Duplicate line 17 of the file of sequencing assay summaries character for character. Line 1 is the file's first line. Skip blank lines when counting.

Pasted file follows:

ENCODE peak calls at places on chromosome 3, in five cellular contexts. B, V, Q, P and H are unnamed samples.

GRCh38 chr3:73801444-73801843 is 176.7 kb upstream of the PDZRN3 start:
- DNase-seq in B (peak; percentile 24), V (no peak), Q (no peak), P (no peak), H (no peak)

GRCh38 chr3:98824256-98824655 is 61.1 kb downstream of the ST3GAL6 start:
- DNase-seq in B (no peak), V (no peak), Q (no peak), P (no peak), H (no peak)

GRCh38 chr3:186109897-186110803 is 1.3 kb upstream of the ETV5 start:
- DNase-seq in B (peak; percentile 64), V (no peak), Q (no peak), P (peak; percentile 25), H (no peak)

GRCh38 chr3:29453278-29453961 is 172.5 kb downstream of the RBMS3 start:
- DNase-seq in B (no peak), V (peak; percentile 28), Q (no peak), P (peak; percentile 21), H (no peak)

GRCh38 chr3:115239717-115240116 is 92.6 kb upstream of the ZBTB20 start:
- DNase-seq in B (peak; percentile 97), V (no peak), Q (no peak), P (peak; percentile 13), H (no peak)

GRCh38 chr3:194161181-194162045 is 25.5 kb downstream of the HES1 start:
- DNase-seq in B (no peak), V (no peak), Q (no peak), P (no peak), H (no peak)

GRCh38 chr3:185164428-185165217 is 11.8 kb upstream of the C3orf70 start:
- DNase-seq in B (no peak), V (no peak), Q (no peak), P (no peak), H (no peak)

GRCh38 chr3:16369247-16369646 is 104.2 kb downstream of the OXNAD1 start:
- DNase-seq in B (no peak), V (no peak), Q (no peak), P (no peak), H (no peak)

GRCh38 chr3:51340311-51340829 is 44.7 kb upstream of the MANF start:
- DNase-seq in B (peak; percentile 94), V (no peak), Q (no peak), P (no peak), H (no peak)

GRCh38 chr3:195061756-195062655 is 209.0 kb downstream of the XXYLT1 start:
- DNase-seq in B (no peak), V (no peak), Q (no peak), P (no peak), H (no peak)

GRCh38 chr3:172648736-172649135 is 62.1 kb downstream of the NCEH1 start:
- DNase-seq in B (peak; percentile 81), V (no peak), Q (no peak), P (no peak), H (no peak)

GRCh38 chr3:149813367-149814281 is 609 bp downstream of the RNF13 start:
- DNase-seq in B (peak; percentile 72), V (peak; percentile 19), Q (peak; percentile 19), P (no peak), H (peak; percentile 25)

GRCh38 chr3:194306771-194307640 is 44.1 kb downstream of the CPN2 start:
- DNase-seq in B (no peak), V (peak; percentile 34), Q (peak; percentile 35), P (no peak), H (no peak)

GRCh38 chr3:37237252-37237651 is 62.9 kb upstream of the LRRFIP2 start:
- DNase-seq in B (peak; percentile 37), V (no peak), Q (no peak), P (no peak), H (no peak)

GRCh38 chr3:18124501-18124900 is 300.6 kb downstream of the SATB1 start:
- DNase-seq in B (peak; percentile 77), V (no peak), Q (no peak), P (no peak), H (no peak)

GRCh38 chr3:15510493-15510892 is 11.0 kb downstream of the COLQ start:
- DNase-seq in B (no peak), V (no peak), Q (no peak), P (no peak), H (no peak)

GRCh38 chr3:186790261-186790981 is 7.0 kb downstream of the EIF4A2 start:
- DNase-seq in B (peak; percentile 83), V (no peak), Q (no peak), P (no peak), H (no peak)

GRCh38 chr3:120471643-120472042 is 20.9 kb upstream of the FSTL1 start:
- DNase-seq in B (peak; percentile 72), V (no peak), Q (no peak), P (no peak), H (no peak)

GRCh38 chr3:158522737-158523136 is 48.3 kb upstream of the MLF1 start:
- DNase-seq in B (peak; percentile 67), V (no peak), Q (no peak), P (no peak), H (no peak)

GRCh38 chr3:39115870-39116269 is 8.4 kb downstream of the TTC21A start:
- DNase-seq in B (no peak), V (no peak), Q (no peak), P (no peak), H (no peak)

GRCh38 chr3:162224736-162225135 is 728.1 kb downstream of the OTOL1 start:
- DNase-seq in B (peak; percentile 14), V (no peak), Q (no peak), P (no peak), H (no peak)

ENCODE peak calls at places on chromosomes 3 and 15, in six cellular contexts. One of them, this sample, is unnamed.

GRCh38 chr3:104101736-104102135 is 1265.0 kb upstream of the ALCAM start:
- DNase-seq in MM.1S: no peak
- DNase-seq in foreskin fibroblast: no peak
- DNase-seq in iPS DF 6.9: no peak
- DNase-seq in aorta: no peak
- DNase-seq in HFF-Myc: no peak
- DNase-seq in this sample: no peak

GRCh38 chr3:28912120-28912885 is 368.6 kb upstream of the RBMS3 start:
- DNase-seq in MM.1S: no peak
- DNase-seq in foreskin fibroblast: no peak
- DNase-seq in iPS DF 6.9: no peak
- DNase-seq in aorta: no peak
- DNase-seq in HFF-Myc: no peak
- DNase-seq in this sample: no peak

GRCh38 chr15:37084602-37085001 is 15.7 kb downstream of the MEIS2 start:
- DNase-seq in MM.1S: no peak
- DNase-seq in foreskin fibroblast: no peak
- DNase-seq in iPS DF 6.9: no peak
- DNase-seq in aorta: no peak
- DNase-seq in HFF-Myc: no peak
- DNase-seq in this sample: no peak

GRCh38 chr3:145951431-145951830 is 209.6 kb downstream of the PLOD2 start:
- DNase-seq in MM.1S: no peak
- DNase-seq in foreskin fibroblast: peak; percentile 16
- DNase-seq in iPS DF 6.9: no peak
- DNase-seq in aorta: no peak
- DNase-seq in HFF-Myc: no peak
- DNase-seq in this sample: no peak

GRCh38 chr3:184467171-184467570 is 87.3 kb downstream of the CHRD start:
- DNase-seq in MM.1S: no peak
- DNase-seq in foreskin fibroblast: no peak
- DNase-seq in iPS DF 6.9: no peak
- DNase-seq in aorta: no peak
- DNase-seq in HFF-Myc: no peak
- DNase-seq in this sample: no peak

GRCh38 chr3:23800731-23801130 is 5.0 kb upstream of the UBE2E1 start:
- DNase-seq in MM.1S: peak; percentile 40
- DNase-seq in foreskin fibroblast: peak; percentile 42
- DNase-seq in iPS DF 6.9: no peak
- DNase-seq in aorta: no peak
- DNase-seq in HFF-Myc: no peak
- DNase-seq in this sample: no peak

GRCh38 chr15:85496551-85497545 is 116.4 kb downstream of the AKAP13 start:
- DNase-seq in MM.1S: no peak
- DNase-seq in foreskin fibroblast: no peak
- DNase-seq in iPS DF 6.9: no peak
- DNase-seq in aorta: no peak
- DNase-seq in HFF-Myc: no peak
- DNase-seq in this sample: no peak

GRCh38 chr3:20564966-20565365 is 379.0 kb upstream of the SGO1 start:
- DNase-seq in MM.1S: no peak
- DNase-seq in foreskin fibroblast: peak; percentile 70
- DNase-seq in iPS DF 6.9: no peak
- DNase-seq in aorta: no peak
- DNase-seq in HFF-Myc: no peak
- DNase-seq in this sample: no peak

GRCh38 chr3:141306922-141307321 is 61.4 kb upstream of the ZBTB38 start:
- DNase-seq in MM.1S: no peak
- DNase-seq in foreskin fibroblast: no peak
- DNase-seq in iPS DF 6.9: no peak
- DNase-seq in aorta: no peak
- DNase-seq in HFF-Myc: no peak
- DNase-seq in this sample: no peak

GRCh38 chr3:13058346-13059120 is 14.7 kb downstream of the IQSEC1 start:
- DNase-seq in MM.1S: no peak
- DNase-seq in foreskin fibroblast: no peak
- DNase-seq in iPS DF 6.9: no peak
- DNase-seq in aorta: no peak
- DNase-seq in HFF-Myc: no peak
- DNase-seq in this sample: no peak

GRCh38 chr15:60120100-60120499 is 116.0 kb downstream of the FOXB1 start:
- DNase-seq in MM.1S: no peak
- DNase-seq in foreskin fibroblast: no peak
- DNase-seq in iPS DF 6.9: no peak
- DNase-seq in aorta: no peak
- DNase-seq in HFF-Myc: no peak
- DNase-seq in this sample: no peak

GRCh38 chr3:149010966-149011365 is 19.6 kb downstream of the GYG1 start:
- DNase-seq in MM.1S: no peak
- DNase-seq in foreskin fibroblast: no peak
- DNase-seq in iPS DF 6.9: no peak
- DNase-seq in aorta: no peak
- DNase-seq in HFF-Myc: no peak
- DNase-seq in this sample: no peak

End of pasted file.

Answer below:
- DNase-seq in B (no peak), V (no peak), Q (no peak), P (no peak), H (no peak)